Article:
Song Review: Brothers Osborne, “I Don’t Remember Me (Before You)”

Wow, I don’t remember Brothers Osborne being this boring.

The pair asked people to “Shoot Me Straight” on their last single, so here goes: As highly as people speak of TJ and John, it’s time to bestow the dreaded “one-hit wonder” label upon them. Ever since their breakout hit “Stay A Little Longer” in 2015, country radio has consistently shot them down, with the #28 airplay peak of “Straight” being their worst showing since their debut single in 2013. Now, the brothers are waving the white flag, dropping their hard-driving, outlaw-esque style for a more contemporary sound for their latest release “I Don’t Remember Me (Before You).” It’s the closest they’ve come to re-creating their 2015 hit since  its release. but they removed everything that was interesting about their music in the process, and we’re left with a plodding, lifeless song that doubles as a substitute for Ambien.

The production here is way more restrained than you’d expect from a Brothers Osborne, opening with a quiet acoustic guitar, some affected mandolin stabs, and a decidedly not-hard-driving drum set. The choruses turn up the drums and add an electric guitar borrowed from Van Zant for some added volume, but unfortunately the noise is the only thing you get (and even that isn’t much). This track has absolutely zero energy to it, and the mix makes the track sound more like a lullaby than a heartfelt romantic ballad. With its melancholy instrument tones and frequent minor chords, you won’t even realize this is a love song unless you’re listening carefully, which you won’t be doing thanks to the song’s sleepy vibe. (Even the guitar solo work feels halfhearted and lethargic, suggesting that John Osborne was actively trying to dial back his axe to soften its blow.) In short, this mix is neither memorable nor interesting, and it fails to get its intended message out to its audience.

Similarly, in taking the edge off of his delivery TJ Osborne turns himself into a dull, monotonous vocalist, and he lulls the listener to sleep long before they have a chance to care about what he has to say. The narrator questions whether or not they were alive before meeting their significant other, but Osborne’s flat, apathetic performance makes me question if they were alive after they met either. I hesitate to call the performance “mailed-in,” but in trying to match the tone of the production and make the track feel more romantic, Osborne plays to his weaknesses rather than his strengths, and despite his distinct tone and decent technical skills, he just doesn’t feel earnest or believable in this role. In truth, the song is a poor fit for TJ, and probably should have been left as an album cut rather than a single.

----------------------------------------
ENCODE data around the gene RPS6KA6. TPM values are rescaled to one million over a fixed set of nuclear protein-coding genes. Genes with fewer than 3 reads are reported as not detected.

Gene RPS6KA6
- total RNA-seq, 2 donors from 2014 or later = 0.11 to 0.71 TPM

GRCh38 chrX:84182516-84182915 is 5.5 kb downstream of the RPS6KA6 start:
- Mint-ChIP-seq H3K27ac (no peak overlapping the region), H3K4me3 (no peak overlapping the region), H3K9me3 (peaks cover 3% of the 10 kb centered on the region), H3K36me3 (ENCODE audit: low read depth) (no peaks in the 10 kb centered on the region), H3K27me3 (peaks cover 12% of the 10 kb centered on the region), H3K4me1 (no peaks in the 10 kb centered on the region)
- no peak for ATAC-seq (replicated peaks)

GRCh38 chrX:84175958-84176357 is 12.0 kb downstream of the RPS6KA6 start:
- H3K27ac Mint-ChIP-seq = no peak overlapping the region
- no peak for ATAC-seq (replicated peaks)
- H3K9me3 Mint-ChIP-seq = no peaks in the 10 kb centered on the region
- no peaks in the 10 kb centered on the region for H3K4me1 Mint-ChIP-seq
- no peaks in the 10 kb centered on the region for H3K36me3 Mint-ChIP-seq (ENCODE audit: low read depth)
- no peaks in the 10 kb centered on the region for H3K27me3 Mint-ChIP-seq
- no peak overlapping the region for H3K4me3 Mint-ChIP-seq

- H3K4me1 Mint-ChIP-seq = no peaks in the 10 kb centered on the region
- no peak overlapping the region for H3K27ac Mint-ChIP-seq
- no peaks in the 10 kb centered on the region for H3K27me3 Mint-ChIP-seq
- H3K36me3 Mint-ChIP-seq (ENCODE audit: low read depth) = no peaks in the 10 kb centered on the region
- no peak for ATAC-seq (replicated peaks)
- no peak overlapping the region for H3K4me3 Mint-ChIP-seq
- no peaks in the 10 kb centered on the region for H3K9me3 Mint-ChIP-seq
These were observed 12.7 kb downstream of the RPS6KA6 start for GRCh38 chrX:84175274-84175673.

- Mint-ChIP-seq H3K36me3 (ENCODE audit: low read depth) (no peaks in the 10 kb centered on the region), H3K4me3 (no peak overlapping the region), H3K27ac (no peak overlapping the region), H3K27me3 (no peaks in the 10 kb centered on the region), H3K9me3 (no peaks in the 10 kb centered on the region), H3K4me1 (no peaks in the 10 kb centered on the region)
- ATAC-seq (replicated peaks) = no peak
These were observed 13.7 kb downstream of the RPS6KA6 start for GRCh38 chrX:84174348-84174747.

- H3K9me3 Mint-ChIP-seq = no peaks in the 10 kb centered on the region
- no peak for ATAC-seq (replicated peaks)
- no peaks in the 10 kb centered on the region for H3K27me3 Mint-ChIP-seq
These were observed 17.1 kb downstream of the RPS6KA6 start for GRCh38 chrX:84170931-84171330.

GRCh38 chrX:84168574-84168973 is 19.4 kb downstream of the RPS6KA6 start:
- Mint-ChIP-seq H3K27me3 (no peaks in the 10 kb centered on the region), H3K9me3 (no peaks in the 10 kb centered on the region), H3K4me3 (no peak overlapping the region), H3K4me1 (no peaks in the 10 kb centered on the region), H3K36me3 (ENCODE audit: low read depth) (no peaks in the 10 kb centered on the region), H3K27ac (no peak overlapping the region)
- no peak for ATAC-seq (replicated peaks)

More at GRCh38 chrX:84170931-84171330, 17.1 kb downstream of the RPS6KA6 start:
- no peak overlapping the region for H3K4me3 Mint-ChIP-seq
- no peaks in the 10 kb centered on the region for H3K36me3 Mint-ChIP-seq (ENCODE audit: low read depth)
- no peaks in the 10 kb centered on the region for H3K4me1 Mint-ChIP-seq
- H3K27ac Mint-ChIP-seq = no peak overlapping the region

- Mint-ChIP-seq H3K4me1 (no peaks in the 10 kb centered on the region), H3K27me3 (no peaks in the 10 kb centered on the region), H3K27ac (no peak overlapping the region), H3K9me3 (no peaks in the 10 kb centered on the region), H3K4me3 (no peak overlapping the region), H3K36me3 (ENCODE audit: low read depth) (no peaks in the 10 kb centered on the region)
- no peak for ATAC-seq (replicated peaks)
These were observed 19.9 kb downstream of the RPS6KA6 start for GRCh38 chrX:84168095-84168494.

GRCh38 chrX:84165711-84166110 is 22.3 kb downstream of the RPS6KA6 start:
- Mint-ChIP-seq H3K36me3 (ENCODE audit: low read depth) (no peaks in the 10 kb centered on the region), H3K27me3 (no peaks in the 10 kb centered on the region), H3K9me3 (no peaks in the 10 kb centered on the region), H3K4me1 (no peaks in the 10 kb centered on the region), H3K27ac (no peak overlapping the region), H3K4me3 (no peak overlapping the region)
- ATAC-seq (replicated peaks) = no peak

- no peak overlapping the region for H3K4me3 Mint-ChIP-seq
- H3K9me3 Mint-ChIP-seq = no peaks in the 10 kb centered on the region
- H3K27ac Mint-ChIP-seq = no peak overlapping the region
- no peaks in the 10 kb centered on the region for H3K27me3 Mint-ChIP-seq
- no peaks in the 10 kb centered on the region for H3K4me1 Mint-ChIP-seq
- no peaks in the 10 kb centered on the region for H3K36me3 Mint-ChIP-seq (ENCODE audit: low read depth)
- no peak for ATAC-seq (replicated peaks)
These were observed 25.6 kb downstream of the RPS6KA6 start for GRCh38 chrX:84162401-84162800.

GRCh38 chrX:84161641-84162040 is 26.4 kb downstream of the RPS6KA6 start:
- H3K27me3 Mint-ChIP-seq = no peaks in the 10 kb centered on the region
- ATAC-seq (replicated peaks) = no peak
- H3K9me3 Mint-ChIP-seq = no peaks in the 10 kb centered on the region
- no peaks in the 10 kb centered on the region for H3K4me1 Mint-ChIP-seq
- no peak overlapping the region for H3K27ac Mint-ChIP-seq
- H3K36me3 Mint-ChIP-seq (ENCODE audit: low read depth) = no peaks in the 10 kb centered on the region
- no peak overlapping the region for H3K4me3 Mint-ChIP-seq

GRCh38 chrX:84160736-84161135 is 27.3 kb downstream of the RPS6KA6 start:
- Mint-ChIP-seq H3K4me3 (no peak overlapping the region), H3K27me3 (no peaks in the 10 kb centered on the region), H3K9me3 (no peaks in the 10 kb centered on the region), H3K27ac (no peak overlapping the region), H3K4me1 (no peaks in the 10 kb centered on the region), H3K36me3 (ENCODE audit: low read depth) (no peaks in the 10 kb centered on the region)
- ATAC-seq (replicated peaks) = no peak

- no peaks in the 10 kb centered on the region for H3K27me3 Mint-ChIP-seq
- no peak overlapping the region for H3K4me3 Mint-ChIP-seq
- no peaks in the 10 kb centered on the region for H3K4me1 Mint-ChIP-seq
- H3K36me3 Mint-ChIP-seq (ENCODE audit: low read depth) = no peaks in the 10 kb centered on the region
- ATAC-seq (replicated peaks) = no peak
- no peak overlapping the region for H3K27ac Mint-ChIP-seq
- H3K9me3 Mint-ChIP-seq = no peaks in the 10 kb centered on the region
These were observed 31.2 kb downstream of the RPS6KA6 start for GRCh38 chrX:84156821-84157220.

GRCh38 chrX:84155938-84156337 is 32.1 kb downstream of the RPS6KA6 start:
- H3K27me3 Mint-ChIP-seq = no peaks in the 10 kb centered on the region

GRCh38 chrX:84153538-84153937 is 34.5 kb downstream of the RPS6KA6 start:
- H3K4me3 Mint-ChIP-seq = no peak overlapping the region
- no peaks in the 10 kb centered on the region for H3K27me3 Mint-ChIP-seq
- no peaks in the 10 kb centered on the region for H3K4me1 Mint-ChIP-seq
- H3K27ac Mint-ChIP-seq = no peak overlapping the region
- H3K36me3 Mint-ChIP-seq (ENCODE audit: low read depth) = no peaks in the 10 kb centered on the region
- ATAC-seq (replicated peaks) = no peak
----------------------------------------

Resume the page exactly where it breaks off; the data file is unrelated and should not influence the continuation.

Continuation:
In a vacuum, the lyrics here aren’t terrible: The narrator is reflecting on the hard, shallow “life” they lived before they entered their current relationship, and can’t even recall how they existed before now. The problem is that the song focuses on philosophical and existential questions that are bland and high-level by design (the narrator wasn’t really living his life, after all), and unlike many tracks in this lane, its lacks any details about the narrator’s past that might catch the listener’s ear and draw them in. (For example, the narrator “heard he was a wild one,” but outside of the “last-call stranger” line, the listener doesn’t hear anything to that effect.) In other words, the song is intentionally boring, and thus needs a lot of help from the singer and the sound to make the story interesting and draw in listeners. When the artist and producer fail to hold up their end of the bargain, however, you’re left with a zombie of a track that has as much life as the pre-relationship narrator does.

“I Don’t Remember Me (Before You)” is a cautionary tale of what mainstream country music can do to promising performers. Before this, Brothers Osborne seemed to have find their niche in the genre as a rough-edged outsider in the mold of Eric Church or Dierks Bentley, and earned some critical acclaim in the process. Acclaim isn’t always profitable, however, and after several underwhelming singles the brothers have shifted to a forgettable, uninteresting style in an attempt to blend in with the rest of the radio and bump up their airplay numbers. The trick may very well succeed, but for my money what’s lost will outweigh what’s gained.

Rating: 5/10. Frankly, I doubt I’ll remember this one at all.